More picture books: Spring brings kindergartners and other beasts

Apr 4, 2013 by

The cherry blossoms are in bloom all over Seattle. Daffodils everywhere, tulip bulbs emerging and leaves slowly re-appearing on the trees. There could not be a more fitting time to talk about And Then It’s Springan enchanting new picture book written by Julie Fogliani and illustrated by Erin E. Stead.

Since I don’t understand the concept of ever borrowing one book at a time from the library, I also got a few others. One amongst them was Mom, It’s My First Day of Kindergarten! , written and illustrated by Hyewon Yum. Incidentally, both these books were recently awarded the 2013 Ezra Jack Keats Award for New Writer and New Illustrator , which I spoke about in this recent post.



Let’s start with And Then It’s Spring. Too often picture books and children’s books are littered with horribly bad rhymes and verse. I’m almost allergic to it now. This book on the other hand reads like a soft, gentle ode to spring; so naturally lyrical. It is poetic in the most beautiful way. Combined with Erin Stead’s gorgeous wood block print illustrations, it’s a true winner. I was already a huge fan of Stead’s work in A Sick Day for Amos McGee, which won the Caldecott Medal in 2011. This book has so much mood and life; I cannot recommend it enough.




Mom, It’s My First Day of Kindergarten! is so adorable it makes me want to reach in the pages and hug both the mom, and the child.  With an interesting twist, the poor mother is wrought with anxiety as her son sets off to go to school for the first time. Talented author/illustrator Hyewon Yum  really captures the emotions in her quirky, awwww-inducing pictures. I can’t wait to see what she comes up with next.


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Two other books I was eager to read were One Gorilla: A Counting Book and Bear Despair. They are both brilliant. Anthony Browne’s re-imagining of a counting book has spoilt me completely. I almost want to weep at how exquisite the illustrations are, unlike so many hundreds and thousands of thoughtlessly pieced together counting books out there. It will probably be one of the few counting books I will hunt down bookshelves to find and harass book sellers to keep. Hopefully it won’t come to that because this book deserves to be seen and read a lot.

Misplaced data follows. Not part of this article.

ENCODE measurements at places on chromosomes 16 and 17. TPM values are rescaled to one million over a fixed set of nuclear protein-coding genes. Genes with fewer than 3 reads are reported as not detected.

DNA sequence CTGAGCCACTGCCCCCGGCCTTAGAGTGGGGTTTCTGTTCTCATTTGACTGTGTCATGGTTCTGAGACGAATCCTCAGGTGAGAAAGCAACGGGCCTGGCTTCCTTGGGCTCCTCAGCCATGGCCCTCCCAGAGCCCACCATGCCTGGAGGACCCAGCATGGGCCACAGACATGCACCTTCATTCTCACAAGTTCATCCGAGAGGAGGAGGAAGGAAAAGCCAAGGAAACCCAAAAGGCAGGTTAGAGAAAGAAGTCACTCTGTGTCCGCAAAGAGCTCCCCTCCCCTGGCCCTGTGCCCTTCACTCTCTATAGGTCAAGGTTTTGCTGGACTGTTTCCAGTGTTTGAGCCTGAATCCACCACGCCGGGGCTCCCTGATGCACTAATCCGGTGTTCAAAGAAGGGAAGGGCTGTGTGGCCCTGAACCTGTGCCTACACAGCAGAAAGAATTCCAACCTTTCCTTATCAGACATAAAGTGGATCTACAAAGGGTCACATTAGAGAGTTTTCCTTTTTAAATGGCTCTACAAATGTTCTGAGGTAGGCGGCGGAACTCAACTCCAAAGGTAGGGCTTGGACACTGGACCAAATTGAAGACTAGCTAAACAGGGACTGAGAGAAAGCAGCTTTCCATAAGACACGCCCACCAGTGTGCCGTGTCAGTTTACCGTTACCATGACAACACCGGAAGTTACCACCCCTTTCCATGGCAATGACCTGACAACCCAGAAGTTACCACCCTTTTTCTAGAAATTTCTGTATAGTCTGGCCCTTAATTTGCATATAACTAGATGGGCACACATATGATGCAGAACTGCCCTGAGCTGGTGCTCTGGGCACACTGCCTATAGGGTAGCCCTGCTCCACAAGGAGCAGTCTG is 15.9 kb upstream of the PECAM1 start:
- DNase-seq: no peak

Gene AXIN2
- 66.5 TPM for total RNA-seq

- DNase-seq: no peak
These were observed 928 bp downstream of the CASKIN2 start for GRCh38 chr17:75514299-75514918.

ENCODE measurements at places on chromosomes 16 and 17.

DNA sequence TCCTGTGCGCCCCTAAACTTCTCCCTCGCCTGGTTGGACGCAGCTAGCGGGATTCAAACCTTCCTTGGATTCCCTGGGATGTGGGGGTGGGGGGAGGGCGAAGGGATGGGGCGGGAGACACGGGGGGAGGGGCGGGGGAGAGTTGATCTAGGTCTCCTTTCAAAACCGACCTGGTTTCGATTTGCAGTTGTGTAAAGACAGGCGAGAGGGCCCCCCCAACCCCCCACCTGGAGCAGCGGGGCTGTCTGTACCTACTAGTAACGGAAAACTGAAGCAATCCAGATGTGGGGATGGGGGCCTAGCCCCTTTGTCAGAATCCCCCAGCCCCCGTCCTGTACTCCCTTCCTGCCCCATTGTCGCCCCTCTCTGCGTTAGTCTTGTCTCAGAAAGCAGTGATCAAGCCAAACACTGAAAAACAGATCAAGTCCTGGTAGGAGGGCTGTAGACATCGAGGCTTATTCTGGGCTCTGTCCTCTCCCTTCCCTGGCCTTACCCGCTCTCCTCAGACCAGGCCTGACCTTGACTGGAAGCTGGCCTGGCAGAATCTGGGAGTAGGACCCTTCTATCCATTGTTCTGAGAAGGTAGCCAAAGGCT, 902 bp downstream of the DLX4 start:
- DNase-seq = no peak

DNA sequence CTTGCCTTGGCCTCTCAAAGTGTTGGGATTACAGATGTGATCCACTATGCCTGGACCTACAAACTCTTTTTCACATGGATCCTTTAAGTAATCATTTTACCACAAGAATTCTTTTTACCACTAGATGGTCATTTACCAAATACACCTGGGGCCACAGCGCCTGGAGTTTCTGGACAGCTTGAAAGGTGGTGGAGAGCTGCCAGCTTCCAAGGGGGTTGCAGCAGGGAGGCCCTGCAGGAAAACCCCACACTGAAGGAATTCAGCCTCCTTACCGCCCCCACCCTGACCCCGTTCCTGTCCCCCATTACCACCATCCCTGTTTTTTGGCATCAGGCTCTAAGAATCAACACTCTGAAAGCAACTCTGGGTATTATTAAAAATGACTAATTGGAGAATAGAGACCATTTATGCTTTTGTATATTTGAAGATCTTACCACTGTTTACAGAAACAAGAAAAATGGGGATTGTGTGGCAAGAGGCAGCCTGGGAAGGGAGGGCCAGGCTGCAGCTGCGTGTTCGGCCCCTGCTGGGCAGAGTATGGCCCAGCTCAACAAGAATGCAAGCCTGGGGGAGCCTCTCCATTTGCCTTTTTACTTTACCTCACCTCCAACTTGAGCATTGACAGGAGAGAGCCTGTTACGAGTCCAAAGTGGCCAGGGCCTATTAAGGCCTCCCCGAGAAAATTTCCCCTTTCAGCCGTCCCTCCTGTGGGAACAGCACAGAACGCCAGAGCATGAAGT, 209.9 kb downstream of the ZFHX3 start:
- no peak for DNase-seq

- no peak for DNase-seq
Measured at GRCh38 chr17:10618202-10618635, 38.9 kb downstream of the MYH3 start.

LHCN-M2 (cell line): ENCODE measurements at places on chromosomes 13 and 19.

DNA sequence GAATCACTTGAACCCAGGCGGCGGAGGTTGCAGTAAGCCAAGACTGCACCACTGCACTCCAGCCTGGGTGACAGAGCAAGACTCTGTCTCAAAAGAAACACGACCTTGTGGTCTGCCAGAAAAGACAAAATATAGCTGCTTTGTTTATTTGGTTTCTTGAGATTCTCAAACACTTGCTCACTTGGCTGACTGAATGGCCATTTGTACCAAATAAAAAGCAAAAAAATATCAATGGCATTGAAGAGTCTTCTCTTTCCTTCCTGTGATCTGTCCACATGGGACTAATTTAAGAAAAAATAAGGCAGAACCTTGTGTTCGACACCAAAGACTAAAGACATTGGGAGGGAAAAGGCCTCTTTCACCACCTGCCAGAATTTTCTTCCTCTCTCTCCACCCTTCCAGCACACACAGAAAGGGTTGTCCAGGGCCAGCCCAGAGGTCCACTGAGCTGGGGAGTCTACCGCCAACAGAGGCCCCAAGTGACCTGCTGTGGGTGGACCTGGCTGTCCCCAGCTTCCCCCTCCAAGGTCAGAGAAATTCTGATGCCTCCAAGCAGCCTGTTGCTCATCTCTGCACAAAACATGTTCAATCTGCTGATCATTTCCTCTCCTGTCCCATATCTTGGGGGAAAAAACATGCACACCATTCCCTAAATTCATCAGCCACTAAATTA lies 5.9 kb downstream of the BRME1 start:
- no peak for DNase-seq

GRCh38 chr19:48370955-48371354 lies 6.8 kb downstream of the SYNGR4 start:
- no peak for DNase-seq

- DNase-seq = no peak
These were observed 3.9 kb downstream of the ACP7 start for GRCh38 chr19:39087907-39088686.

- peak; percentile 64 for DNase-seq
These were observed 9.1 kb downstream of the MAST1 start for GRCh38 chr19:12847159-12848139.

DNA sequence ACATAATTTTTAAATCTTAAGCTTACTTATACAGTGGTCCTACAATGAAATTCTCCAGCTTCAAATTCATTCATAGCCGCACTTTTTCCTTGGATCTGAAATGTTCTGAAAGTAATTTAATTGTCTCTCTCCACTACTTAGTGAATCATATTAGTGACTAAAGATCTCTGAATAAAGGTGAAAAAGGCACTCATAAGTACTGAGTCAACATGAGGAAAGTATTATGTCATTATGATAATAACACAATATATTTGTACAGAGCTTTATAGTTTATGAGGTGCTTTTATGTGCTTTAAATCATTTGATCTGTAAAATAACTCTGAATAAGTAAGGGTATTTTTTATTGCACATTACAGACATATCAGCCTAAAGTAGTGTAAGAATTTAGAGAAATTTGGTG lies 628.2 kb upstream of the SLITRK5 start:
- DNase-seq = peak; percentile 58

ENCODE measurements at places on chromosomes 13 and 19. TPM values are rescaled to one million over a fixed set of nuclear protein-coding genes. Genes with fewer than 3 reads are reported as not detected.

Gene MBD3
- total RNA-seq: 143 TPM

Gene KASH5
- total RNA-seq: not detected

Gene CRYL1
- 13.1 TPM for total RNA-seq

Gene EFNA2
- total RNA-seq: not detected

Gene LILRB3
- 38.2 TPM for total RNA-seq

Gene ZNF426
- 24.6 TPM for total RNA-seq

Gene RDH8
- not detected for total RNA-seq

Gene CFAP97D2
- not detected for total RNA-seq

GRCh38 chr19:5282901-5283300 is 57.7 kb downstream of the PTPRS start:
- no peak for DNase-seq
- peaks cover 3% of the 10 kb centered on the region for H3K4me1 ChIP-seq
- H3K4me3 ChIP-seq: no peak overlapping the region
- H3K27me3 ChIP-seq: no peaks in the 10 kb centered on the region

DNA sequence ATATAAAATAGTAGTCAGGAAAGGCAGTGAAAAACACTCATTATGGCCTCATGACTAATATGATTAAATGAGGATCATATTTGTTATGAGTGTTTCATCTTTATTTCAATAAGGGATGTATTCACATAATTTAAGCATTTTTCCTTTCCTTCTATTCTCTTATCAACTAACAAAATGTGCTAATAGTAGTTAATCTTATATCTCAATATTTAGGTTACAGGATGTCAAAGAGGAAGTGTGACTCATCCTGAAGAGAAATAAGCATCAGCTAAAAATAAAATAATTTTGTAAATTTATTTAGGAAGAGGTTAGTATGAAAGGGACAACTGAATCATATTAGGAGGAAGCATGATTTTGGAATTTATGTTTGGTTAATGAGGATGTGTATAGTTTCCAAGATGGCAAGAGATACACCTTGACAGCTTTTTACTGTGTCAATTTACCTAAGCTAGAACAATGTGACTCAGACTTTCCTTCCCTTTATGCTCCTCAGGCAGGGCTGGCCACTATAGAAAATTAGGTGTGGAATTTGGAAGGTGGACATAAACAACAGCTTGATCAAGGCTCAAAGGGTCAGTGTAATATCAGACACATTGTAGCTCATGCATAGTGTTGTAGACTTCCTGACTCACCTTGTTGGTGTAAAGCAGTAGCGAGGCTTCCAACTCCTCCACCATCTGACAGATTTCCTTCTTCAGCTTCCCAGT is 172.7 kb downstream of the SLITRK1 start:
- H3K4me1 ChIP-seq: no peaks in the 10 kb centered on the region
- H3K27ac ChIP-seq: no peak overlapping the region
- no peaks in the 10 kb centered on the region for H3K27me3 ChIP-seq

Bear Despair, a wordless picture book, by Gaetan Doremus is just outright hilarious. A bear loses a teddy bear, and what ensues? Go find out, right now! I think it’s unbelievably hard to create something that can keep someone guffawing, forget laughing, continuously through the course of a book. You should go and pick it up for that reason alone. It’s also a small book; I’m tempted keep it in my bag and take it with me wherever I go. Just looking at the cover again makes me smile. It’s an official love affair.




  1. It’s Picture Book Listmania Time! — AKA August 10 for 10 (#pb10for10) | The Picture Book Lab - [...] is the second book of this duo that I’ve read (the first was And Then, It’s Spring), and honestly…

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